You can now buy vegan cheese and onion focaccia at Asda UK. New to the supermarket chain’s “Free From” range, the new cheesy bread is gluten-free and comes topped with dairy-free red Leicester and caramelized red onions.
While Asda’s classic rosemary focaccia is vegan, its mozzarella and red onion-topped bread uses traditional dairy-based cheese. But the chain is in-tune with consumer demand; it has already launched several new vegan products since the beginning of the year.
Last January, Asda launched vegan chicken “Kiev Satay” – a cross between Russian and Indonesian cuisine -, meatless chicken nuggets, and fish-less fingers from plant-based meat brand Squeaky Clean. It also launched frozen sweet potato and chickpea pies, grab-and-go beet and spinach melts, and sweet treats like vegan chocolate cupcakes.
Over the past year, Asda has been working to up its plant-based options, including seasonal meatless BBQ options for summer, a Christmas range, dairy-free cheese at its in-store fresh pizza counters, and vegan hot cross buns and chocolate egg trios for Easter. Last August, the partially credited its spike in sales to its new vegan food launches.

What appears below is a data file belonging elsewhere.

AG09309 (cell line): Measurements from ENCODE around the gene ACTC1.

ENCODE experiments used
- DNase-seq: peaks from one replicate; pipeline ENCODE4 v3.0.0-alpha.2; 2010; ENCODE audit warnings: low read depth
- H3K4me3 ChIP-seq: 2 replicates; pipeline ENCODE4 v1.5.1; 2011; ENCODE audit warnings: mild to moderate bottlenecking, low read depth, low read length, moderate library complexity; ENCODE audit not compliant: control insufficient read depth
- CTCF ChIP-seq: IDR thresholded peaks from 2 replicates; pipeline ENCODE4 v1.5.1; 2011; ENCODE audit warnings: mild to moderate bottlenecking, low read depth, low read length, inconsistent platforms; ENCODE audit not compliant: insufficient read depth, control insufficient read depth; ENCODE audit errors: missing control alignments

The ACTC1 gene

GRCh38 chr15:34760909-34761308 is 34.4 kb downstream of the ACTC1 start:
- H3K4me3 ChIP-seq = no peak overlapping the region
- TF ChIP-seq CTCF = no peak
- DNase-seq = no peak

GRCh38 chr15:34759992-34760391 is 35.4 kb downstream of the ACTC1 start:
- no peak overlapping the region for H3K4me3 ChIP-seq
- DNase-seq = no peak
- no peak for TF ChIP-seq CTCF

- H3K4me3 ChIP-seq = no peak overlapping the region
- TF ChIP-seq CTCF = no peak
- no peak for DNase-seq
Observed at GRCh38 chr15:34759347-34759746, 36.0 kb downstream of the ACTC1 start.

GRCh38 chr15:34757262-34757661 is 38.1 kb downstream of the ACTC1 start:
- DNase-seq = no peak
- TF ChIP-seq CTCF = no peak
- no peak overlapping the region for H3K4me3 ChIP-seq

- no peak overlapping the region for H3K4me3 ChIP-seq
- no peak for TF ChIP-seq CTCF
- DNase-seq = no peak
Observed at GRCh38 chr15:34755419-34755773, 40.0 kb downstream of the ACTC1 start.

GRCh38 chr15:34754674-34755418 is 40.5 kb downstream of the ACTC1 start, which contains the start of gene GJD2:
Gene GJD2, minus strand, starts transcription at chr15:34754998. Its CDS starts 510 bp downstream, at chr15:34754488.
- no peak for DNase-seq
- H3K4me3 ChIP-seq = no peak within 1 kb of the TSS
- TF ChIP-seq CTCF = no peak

UK Supermarkets Launch Own-Brand Vegan Options
Last year, one in six new product launches in the UK were vegan – more than any other nation, according to data from global market research firm Mintel. Experts credited new own-brand supermarket launches from chains like Tesco, Asda, Morrisons, and Sainsbury’s for helping the UK become the world’s leader in vegan products.
“The most poignant of these is the expansion of supermarket own-label options with dedicated vegan ranges in mainstream stores,” said Edward Bergan, global food and drinks analyst at Mintel. “Additional space is also being freed up by UK supermarkets in the on-the-go aisles and small format stores to help promote vegan food and drink, making it easier for meat-eating consumers to try these new concepts out.”
The firm noted that an increasing number of consumers are consciously adopting “flexitarian” eating patterns, primarily for health and sustainability. Bergen noted that individuals are turning to social media – where many shoppers share their supermarket finds – to “compete with and offer inspiration” to others.